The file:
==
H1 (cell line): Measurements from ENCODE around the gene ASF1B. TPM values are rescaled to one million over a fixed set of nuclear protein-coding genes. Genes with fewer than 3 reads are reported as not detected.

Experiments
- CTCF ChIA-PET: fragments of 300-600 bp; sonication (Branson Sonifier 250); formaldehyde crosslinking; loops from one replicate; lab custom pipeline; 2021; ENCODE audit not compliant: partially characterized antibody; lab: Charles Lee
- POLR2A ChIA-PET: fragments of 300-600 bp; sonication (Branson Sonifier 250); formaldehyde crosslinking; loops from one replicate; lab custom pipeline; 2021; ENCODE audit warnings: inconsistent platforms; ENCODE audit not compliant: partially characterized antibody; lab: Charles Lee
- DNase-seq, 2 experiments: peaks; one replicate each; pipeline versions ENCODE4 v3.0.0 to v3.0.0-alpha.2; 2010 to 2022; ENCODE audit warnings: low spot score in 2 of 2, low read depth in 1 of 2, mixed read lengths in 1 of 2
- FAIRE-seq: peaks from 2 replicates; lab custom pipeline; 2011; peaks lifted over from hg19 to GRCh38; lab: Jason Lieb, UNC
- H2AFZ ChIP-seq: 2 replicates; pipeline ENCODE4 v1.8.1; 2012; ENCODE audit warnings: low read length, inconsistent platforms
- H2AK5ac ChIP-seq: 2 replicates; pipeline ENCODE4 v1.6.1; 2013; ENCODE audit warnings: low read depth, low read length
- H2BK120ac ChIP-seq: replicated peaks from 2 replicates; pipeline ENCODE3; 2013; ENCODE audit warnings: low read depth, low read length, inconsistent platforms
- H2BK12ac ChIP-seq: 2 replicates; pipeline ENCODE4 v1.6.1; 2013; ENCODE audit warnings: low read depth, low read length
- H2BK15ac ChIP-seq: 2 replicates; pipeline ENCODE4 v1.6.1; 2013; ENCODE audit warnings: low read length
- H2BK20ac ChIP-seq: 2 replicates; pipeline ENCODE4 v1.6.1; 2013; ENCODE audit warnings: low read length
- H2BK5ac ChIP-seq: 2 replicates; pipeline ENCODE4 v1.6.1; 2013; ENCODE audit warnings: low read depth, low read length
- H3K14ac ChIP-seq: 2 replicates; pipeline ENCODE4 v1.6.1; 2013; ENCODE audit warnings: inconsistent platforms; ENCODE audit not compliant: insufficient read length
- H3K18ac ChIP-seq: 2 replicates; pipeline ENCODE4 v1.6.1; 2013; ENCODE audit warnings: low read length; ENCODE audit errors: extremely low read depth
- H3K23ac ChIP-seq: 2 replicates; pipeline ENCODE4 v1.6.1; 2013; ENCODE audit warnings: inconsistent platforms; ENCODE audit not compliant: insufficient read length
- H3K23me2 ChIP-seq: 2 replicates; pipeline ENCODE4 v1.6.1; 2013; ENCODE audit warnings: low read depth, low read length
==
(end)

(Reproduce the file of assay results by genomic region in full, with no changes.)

H1 (cell line): Measurements from ENCODE around the gene ASF1B. TPM values are rescaled to one million over a fixed set of nuclear protein-coding genes. Genes with fewer than 3 reads are reported as not detected.

Experiments
- CTCF ChIA-PET: fragments of 300-600 bp; sonication (Branson Sonifier 250); formaldehyde crosslinking; loops from one replicate; lab custom pipeline; 2021; ENCODE audit not compliant: partially characterized antibody; lab: Charles Lee
- POLR2A ChIA-PET: fragments of 300-600 bp; sonication (Branson Sonifier 250); formaldehyde crosslinking; loops from one replicate; lab custom pipeline; 2021; ENCODE audit warnings: inconsistent platforms; ENCODE audit not compliant: partially characterized antibody; lab: Charles Lee
- DNase-seq, 2 experiments: peaks; one replicate each; pipeline versions ENCODE4 v3.0.0 to v3.0.0-alpha.2; 2010 to 2022; ENCODE audit warnings: low spot score in 2 of 2, low read depth in 1 of 2, mixed read lengths in 1 of 2
- FAIRE-seq: peaks from 2 replicates; lab custom pipeline; 2011; peaks lifted over from hg19 to GRCh38; lab: Jason Lieb, UNC
- H2AFZ ChIP-seq: 2 replicates; pipeline ENCODE4 v1.8.1; 2012; ENCODE audit warnings: low read length, inconsistent platforms
- H2AK5ac ChIP-seq: 2 replicates; pipeline ENCODE4 v1.6.1; 2013; ENCODE audit warnings: low read depth, low read length
- H2BK120ac ChIP-seq: replicated peaks from 2 replicates; pipeline ENCODE3; 2013; ENCODE audit warnings: low read depth, low read length, inconsistent platforms
- H2BK12ac ChIP-seq: 2 replicates; pipeline ENCODE4 v1.6.1; 2013; ENCODE audit warnings: low read depth, low read length
- H2BK15ac ChIP-seq: 2 replicates; pipeline ENCODE4 v1.6.1; 2013; ENCODE audit warnings: low read length
- H2BK20ac ChIP-seq: 2 replicates; pipeline ENCODE4 v1.6.1; 2013; ENCODE audit warnings: low read length
- H2BK5ac ChIP-seq: 2 replicates; pipeline ENCODE4 v1.6.1; 2013; ENCODE audit warnings: low read depth, low read length
- H3K14ac ChIP-seq: 2 replicates; pipeline ENCODE4 v1.6.1; 2013; ENCODE audit warnings: inconsistent platforms; ENCODE audit not compliant: insufficient read length
- H3K18ac ChIP-seq: 2 replicates; pipeline ENCODE4 v1.6.1; 2013; ENCODE audit warnings: low read length; ENCODE audit errors: extremely low read depth
- H3K23ac ChIP-seq: 2 replicates; pipeline ENCODE4 v1.6.1; 2013; ENCODE audit warnings: inconsistent platforms; ENCODE audit not compliant: insufficient read length
- H3K23me2 ChIP-seq: 2 replicates; pipeline ENCODE4 v1.6.1; 2013; ENCODE audit warnings: low read depth, low read length